Hey Compliance Warriors!
Once again we have a tough ruling to enforce in the growing medical marijuana arena. This article well summarizes the pros and cons of some laws concerning Oklahoma. Primarily ending on a note that it’s going to be up to employers to be much more diligent keeping tabs on their employees if they suspect said employee to be under the influence while on the job. Despite specifying Oklahoma, there are some good points in here for any business owner in a state where marijuana is legal. Read on…
Article Via: http://www.gablelaw.com/
What is the current status of medical marijuana in Oklahoma?
After some turbulence, it appears that the medical marijuana industry is firmly entrenched in the state. The Oklahoma Medical Marijuana Authority issued more than 200,000 licenses since the program began in August of 2018. The Oklahoma Tax Commission reports that the combined sales from the nearly 2,000 dispensaries in the state exceeded $250 million.
While the Legislature and the courts may resolve nuanced issues moving forward, the industry has been successful in its first year.
How do Oklahoma’s medical marijuana laws differ from those in other states?
Oklahoma enacted some of the most patient-friendly medical marijuana laws in the country. For instance, Oklahoma’s statutes grant broad protection to an employee who legally consumes medical marijuana so long as that employee is not considered “safety sensitive.”
Other states, such as Colorado, Nevada and Washington, do not provide similar legal protections to workers. Also, doctors in Oklahoma have wide discretion to issue a medical marijuana license, as no qualifying condition is necessary for a prescription.
So while Oklahoma’s laws are relatively new, they actually provide greater protection for employees who consume medical marijuana than laws in states that have traditionally favored the legalization of marijuana.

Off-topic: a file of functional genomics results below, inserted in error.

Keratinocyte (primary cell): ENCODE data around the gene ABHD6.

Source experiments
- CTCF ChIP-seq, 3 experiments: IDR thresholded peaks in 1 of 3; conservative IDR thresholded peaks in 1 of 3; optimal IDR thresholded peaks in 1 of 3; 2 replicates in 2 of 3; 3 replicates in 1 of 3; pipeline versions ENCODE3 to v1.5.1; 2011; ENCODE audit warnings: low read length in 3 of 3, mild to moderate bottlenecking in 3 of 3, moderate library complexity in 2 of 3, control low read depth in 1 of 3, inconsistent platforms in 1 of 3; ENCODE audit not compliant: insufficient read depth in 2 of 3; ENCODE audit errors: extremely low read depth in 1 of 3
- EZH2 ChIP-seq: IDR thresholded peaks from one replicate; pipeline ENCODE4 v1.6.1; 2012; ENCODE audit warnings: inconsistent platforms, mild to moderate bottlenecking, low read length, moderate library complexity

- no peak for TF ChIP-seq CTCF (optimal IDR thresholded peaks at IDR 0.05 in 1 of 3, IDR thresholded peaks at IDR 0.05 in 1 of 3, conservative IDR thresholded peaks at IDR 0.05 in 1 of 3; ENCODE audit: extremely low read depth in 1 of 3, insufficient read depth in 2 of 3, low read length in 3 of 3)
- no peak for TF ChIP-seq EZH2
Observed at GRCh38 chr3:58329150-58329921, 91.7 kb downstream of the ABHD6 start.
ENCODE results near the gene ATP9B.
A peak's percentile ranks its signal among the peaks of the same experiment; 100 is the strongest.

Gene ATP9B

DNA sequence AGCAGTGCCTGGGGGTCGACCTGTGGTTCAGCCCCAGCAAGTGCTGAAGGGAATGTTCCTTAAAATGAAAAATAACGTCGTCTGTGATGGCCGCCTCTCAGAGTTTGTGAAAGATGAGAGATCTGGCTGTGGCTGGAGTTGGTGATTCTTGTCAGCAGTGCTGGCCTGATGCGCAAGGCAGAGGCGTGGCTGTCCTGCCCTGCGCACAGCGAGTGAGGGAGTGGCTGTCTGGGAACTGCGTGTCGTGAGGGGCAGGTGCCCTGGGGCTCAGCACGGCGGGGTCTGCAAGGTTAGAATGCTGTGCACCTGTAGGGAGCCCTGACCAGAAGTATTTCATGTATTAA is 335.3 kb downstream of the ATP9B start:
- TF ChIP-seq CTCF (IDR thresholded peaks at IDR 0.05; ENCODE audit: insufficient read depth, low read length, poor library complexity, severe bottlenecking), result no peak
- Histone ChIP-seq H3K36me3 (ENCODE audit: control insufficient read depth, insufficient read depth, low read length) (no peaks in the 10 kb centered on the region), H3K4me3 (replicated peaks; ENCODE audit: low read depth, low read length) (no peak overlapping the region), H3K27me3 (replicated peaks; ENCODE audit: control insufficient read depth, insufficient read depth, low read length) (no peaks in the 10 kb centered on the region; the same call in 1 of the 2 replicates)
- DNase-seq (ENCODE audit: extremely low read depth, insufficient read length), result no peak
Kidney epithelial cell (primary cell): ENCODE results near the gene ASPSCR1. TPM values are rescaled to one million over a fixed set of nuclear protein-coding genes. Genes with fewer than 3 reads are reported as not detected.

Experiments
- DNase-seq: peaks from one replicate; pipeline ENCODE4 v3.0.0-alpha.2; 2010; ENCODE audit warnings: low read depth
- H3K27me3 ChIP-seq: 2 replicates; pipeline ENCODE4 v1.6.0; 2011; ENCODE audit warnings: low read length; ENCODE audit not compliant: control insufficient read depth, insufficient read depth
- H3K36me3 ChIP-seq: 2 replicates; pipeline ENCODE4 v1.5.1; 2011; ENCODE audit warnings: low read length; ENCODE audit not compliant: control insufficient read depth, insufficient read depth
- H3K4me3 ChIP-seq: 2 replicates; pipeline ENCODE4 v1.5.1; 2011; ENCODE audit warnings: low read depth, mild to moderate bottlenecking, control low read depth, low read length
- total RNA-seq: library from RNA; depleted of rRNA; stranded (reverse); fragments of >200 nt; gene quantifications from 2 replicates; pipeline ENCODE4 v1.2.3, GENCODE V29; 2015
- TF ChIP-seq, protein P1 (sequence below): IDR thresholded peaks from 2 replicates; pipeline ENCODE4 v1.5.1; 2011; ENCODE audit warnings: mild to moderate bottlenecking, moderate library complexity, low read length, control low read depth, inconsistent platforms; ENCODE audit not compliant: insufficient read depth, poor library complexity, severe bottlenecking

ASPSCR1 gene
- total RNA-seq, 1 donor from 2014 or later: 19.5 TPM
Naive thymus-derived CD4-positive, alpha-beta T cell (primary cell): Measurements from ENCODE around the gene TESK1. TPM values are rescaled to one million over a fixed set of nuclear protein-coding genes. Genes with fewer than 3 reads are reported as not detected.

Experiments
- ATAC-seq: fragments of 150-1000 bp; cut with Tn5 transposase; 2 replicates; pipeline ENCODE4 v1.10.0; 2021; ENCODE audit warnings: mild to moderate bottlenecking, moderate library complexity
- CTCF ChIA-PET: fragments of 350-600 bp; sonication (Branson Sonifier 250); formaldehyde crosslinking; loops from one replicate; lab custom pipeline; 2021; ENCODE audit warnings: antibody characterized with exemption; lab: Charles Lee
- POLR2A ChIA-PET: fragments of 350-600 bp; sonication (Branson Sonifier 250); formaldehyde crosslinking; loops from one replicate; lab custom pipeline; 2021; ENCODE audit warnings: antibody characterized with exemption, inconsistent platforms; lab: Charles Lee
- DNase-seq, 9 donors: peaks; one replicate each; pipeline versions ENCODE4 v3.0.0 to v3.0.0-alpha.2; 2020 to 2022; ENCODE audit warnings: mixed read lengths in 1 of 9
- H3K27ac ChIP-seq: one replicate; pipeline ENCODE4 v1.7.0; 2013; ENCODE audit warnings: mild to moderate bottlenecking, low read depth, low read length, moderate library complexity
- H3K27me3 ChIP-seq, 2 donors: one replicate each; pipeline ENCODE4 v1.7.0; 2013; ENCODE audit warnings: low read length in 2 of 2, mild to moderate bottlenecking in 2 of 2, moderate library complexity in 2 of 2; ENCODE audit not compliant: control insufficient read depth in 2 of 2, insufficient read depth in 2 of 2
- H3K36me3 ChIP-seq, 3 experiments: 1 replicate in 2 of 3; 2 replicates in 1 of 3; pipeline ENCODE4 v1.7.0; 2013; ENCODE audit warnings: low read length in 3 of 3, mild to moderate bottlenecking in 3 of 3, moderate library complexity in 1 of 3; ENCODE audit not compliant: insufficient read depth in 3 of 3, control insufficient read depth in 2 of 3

What about employees who are not “safety sensitive?” Can they consume medical marijuana at work?
No, employees cannot consume medical marijuana at the workplace, regardless of whether they are deemed “safety sensitive.” Oklahoma laws permits an employer to discharge any employee who consumes or is under the influence of marijuana while at work.
But how do you prove that an employee is under the influence of medical marijuana at work?
That’s the precise issue that many employers are facing.
The Oklahoma Court of Civil Appeals recently considered the case of an employee who was severely injured at work and subsequently failed a postaccident drug test for marijuana. The Workers’ Compensation Commission denied his claim for workers’ compensation benefits, explaining that the failed drug served as proof of intoxication at the time of the injury. His benefits were reinstated on appeal.
The court found that the failed drug test merely served as a presumption of intoxication, which the employee overcame by showing that he smoked marijuana more than 10 hours before his shift began — that he went to bed, woke up at 6 a.m., drove two hours to work, and operated machinery for the first two hours of his shift without incident.
This case was not decided in a medical marijuana context, but it suggests that a positive drug test alone does not necessarily prove that an employee consumed marijuana at the workplace or was under the influence while working.
So how would you advise an employer who wants to keep a safe workplace without violating the law?
Keep diligent records and document behavior. Oklahoma employees may be drug tested “for cause” if their employer can articulate a reasonable suspicion of drug use at work. Common examples include a report of intoxication from a co-worker, negative performance patterns and excessive absences or tardiness.
The case of the injured employee illustrates that absent additional evidence beyond a failed drug test, an employer who takes adverse action against a medical marijuana licensee may face risk of legal liability.
For More Information: http://www.gablelaw.com/wp-content/uploads/2020/01/2020-01-16-QA-SKiplinger-Marijuana-at-work.pdf